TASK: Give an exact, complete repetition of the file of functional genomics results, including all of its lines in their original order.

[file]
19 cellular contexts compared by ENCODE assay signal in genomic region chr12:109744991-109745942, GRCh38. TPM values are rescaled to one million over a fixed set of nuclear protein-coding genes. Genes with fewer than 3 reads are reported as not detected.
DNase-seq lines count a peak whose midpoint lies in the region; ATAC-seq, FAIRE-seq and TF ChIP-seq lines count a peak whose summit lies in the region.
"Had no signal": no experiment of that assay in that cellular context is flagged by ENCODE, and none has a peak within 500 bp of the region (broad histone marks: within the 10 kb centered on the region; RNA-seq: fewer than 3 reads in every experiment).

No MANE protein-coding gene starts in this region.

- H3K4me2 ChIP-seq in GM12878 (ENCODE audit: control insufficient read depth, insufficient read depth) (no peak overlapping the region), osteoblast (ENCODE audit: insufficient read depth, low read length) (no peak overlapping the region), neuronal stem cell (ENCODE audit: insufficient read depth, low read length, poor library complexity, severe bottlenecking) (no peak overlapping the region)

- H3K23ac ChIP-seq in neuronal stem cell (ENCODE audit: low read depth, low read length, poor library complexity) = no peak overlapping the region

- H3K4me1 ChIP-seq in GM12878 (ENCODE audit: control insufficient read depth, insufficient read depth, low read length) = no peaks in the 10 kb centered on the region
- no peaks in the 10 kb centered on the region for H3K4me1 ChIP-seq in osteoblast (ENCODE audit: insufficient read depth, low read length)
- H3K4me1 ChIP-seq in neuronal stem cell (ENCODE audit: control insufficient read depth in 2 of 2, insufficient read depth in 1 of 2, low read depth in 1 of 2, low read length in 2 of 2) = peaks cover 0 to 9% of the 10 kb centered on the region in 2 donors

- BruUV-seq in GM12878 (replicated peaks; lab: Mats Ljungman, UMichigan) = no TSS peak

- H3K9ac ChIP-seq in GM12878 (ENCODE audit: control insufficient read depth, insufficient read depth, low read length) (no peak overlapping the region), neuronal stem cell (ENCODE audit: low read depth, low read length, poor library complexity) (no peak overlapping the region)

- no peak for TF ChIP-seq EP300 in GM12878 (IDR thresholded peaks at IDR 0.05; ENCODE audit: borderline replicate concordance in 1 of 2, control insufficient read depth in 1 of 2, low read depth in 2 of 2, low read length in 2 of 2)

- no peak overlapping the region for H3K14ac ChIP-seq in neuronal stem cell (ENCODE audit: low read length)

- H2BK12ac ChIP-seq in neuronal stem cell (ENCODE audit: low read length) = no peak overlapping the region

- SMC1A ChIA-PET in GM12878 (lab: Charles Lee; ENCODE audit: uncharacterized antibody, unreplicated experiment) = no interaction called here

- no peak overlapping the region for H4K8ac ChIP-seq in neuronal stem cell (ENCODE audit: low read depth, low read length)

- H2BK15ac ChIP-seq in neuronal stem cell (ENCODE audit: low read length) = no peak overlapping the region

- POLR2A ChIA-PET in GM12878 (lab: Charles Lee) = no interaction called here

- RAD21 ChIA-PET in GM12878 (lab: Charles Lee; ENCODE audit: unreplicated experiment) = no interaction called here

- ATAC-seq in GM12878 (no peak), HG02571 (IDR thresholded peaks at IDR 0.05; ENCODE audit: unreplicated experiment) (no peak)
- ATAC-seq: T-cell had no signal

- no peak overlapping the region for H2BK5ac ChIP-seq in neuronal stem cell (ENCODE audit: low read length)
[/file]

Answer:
19 cellular contexts compared by ENCODE assay signal in genomic region chr12:109744991-109745942, GRCh38. TPM values are rescaled to one million over a fixed set of nuclear protein-coding genes. Genes with fewer than 3 reads are reported as not detected.
DNase-seq lines count a peak whose midpoint lies in the region; ATAC-seq, FAIRE-seq and TF ChIP-seq lines count a peak whose summit lies in the region.
"Had no signal": no experiment of that assay in that cellular context is flagged by ENCODE, and none has a peak within 500 bp of the region (broad histone marks: within the 10 kb centered on the region; RNA-seq: fewer than 3 reads in every experiment).

No MANE protein-coding gene starts in this region.

- H3K4me2 ChIP-seq in GM12878 (ENCODE audit: control insufficient read depth, insufficient read depth) (no peak overlapping the region), osteoblast (ENCODE audit: insufficient read depth, low read length) (no peak overlapping the region), neuronal stem cell (ENCODE audit: insufficient read depth, low read length, poor library complexity, severe bottlenecking) (no peak overlapping the region)

- H3K23ac ChIP-seq in neuronal stem cell (ENCODE audit: low read depth, low read length, poor library complexity) = no peak overlapping the region

- H3K4me1 ChIP-seq in GM12878 (ENCODE audit: control insufficient read depth, insufficient read depth, low read length) = no peaks in the 10 kb centered on the region
- no peaks in the 10 kb centered on the region for H3K4me1 ChIP-seq in osteoblast (ENCODE audit: insufficient read depth, low read length)
- H3K4me1 ChIP-seq in neuronal stem cell (ENCODE audit: control insufficient read depth in 2 of 2, insufficient read depth in 1 of 2, low read depth in 1 of 2, low read length in 2 of 2) = peaks cover 0 to 9% of the 10 kb centered on the region in 2 donors

- BruUV-seq in GM12878 (replicated peaks; lab: Mats Ljungman, UMichigan) = no TSS peak

- H3K9ac ChIP-seq in GM12878 (ENCODE audit: control insufficient read depth, insufficient read depth, low read length) (no peak overlapping the region), neuronal stem cell (ENCODE audit: low read depth, low read length, poor library complexity) (no peak overlapping the region)

- no peak for TF ChIP-seq EP300 in GM12878 (IDR thresholded peaks at IDR 0.05; ENCODE audit: borderline replicate concordance in 1 of 2, control insufficient read depth in 1 of 2, low read depth in 2 of 2, low read length in 2 of 2)

- no peak overlapping the region for H3K14ac ChIP-seq in neuronal stem cell (ENCODE audit: low read length)

- H2BK12ac ChIP-seq in neuronal stem cell (ENCODE audit: low read length) = no peak overlapping the region

- SMC1A ChIA-PET in GM12878 (lab: Charles Lee; ENCODE audit: uncharacterized antibody, unreplicated experiment) = no interaction called here

- no peak overlapping the region for H4K8ac ChIP-seq in neuronal stem cell (ENCODE audit: low read depth, low read length)

- H2BK15ac ChIP-seq in neuronal stem cell (ENCODE audit: low read length) = no peak overlapping the region

- POLR2A ChIA-PET in GM12878 (lab: Charles Lee) = no interaction called here

- RAD21 ChIA-PET in GM12878 (lab: Charles Lee; ENCODE audit: unreplicated experiment) = no interaction called here

- ATAC-seq in GM12878 (no peak), HG02571 (IDR thresholded peaks at IDR 0.05; ENCODE audit: unreplicated experiment) (no peak)
- ATAC-seq: T-cell had no signal

- no peak overlapping the region for H2BK5ac ChIP-seq in neuronal stem cell (ENCODE audit: low read length)